This is one of the notorious big movie musical flops of the late 1960s and early 70s (Camelot, Mame, Star!, Doctor Dolittle) that led to the temporary end of the musical as a going concern and gutted the finances of a few studios. But as the excellent book Roadshow!: The Fall of Film Musicals in the 1960s by Matthew Kennedy points out, some of these movies drew respectable crowds. Paint Your Wagon was actually among the top 10 moneymakers of its year, but it still didn't make enough money to cover its huge budget. The real problem wasn’t so much people didn’t go to see these movies, but that the studios spent way too much money trying to come up with another Sound of Music. I'd avoided seeing this, lumping it in with those other bombs, but actually this isn't bad. It would have worked much better as a non-musical, I think, as none of the songs were memorable except perhaps "They Call the Wind Maria," and the songs don't really move the plot along. (What amounts to the title song, actually called "I'm On My Way" is also catchy.) The leads can't sing, which is probably why "Maria" is given to Harve Presnell; his character is minor but he was an actual singer/actor. The menage a trois arrangement works surprisingly well, as a plot device and between the characters, and was a selling point for the times—the film was advertised as bawdy and rebellious. Eastwood, Marvin and Seberg are, singing aside, fine, and Presnell and Ray Walston stand out in support. Largely filmed on location, an entire town was built, mostly so it could be destroyed at the end, and the climax, as the town's buildings all collapse, is impressive. It's not quite a traditional western, and doesn't really work as a traditional musical, but it's worth a viewing. [DVD]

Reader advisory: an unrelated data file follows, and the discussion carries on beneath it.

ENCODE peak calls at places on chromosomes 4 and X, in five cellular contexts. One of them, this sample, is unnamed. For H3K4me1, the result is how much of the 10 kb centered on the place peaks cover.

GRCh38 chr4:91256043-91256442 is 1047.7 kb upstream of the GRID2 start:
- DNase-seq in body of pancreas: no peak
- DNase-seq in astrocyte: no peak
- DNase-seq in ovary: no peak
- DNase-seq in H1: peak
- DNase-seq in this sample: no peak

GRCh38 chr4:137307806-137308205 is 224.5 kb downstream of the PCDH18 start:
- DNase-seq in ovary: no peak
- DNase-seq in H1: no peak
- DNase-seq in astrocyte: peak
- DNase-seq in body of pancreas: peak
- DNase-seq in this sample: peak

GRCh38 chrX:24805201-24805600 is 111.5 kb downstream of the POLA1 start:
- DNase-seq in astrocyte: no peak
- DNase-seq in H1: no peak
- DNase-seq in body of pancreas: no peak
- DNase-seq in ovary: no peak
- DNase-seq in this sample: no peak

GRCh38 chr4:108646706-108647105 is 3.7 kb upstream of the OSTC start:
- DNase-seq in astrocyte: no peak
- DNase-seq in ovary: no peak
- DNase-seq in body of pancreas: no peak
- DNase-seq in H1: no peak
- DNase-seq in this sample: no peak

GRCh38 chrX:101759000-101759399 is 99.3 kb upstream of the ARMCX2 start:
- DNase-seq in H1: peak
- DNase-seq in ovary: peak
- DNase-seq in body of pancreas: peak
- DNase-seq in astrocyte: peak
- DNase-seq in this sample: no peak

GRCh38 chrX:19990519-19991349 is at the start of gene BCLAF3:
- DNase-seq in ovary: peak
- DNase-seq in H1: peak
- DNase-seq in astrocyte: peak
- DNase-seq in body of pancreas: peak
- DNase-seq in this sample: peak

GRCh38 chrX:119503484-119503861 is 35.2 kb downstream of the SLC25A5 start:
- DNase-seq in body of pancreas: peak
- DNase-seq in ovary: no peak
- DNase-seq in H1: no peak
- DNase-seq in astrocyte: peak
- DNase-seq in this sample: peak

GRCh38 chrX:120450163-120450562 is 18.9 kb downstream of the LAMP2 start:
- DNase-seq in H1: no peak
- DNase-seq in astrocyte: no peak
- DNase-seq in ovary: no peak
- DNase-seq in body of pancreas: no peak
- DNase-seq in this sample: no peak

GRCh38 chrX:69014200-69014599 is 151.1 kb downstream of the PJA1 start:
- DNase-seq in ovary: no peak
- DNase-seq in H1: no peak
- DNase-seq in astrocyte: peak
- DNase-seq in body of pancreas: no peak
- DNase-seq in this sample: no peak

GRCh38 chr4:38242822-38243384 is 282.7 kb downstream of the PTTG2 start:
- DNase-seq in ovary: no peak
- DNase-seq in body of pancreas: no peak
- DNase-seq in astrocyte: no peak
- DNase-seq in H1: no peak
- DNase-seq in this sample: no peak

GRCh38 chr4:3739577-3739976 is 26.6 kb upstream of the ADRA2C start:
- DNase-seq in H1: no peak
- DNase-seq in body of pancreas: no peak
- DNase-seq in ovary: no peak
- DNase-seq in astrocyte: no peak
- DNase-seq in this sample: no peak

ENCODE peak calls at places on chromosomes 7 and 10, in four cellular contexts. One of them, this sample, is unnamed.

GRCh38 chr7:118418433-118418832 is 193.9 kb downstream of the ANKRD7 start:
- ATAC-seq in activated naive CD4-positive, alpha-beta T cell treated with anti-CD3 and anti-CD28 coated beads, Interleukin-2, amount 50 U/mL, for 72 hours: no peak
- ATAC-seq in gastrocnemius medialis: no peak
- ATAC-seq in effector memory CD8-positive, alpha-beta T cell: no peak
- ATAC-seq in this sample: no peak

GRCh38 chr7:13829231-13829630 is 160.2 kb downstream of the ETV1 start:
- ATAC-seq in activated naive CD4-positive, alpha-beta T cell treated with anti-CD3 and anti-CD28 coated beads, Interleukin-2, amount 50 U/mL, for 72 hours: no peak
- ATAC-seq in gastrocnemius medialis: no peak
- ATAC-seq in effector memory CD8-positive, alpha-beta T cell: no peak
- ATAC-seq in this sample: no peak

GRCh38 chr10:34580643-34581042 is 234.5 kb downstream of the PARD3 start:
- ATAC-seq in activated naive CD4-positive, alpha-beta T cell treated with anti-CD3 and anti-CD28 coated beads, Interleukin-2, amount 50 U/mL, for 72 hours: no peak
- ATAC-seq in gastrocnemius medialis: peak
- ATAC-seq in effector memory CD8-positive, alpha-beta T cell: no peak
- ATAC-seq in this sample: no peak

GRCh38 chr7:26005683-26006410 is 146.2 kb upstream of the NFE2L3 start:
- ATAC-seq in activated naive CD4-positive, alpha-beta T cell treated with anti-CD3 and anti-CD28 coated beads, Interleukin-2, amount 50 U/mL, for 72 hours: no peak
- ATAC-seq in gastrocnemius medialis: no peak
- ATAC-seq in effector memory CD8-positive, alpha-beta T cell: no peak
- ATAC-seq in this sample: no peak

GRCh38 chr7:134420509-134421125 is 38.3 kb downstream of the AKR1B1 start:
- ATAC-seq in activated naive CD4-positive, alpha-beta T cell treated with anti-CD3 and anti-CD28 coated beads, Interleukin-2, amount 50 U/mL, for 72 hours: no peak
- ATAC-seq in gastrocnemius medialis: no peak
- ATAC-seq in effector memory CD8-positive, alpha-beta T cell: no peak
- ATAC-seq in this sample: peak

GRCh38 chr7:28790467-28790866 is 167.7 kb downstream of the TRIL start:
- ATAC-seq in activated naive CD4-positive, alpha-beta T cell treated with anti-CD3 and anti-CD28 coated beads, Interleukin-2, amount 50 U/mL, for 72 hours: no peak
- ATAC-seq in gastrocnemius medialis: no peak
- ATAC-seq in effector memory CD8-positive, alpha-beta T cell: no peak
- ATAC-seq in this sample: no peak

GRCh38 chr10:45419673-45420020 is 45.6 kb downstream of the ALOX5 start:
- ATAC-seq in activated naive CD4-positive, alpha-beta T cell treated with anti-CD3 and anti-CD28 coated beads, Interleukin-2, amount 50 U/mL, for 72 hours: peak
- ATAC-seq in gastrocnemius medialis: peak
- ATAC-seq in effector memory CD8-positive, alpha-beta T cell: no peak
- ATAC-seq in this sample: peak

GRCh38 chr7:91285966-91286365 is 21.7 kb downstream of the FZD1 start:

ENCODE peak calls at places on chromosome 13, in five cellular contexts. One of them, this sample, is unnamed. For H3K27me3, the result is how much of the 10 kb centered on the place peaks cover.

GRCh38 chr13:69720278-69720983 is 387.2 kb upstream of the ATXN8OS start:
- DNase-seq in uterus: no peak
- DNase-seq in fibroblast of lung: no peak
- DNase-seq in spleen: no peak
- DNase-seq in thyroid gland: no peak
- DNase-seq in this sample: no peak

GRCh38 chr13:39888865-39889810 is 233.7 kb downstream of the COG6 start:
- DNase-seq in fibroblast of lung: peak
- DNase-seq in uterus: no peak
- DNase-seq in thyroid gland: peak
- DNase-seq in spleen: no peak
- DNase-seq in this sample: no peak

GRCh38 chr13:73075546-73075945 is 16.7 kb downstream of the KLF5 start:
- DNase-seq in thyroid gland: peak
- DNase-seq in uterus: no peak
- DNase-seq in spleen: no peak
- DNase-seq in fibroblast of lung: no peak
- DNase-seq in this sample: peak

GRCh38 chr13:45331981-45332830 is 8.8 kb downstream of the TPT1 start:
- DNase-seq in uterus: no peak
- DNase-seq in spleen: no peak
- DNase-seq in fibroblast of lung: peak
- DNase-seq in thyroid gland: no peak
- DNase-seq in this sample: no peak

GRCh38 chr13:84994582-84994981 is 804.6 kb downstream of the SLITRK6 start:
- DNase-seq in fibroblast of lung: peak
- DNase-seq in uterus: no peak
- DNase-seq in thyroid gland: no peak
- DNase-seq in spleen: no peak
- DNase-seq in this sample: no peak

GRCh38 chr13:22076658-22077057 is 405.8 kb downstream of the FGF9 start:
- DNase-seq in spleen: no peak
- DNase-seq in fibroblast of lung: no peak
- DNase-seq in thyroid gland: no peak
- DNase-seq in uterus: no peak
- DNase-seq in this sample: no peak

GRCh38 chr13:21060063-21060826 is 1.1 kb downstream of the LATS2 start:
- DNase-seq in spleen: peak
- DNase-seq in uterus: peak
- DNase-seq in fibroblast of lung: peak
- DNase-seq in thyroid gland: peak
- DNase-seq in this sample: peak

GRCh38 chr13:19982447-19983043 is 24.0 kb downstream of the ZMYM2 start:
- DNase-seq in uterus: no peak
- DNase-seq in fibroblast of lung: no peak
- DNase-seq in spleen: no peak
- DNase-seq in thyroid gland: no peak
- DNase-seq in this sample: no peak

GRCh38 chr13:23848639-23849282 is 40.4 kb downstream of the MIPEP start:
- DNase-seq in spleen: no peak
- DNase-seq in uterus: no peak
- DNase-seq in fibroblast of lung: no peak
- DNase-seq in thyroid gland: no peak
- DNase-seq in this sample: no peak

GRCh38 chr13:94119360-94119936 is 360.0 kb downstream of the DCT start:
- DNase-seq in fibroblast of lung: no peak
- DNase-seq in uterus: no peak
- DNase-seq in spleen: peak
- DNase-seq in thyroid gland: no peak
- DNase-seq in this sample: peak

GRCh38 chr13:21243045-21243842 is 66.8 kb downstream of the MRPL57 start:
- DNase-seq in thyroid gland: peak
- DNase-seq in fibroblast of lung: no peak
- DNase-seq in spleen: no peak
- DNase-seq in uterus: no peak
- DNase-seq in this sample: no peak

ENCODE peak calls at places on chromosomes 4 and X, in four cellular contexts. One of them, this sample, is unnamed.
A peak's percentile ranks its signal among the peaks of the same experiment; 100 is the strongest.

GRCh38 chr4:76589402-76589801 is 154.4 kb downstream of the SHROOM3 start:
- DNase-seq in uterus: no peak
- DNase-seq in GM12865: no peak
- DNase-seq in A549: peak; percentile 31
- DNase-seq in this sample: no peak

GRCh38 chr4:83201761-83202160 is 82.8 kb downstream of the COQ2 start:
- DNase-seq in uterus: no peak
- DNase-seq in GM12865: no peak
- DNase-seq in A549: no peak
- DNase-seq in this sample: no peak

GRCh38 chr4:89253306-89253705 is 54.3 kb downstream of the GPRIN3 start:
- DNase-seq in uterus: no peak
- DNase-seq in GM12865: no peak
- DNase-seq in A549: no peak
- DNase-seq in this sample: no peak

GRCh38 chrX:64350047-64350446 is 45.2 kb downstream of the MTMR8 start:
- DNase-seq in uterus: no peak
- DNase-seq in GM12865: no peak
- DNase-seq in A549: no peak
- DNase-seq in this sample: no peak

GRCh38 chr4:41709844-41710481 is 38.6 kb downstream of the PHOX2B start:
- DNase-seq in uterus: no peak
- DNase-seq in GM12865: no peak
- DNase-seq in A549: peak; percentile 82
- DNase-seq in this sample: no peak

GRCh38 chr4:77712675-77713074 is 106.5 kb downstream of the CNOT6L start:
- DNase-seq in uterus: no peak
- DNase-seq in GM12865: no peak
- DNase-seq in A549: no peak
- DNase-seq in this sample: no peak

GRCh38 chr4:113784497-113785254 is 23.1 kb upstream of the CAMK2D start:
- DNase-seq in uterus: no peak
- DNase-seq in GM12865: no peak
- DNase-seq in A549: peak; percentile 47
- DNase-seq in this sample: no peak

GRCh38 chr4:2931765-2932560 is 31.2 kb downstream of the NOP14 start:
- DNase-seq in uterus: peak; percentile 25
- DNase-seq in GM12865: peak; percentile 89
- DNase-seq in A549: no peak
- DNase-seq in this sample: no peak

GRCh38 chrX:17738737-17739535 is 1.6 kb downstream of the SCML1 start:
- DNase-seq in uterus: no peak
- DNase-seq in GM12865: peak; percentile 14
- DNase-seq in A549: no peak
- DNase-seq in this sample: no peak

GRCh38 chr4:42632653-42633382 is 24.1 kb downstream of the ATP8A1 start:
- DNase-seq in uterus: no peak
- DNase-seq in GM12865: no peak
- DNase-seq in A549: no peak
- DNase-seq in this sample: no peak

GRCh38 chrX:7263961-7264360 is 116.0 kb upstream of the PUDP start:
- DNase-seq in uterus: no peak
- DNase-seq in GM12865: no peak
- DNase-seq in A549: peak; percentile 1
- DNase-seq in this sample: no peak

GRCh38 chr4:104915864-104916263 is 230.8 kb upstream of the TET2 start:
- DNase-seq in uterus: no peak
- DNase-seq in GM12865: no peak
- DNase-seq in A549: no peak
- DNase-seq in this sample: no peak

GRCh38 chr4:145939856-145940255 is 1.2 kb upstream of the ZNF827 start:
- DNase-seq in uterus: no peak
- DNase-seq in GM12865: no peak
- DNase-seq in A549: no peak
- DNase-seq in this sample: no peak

Wednesday, April 22, 2020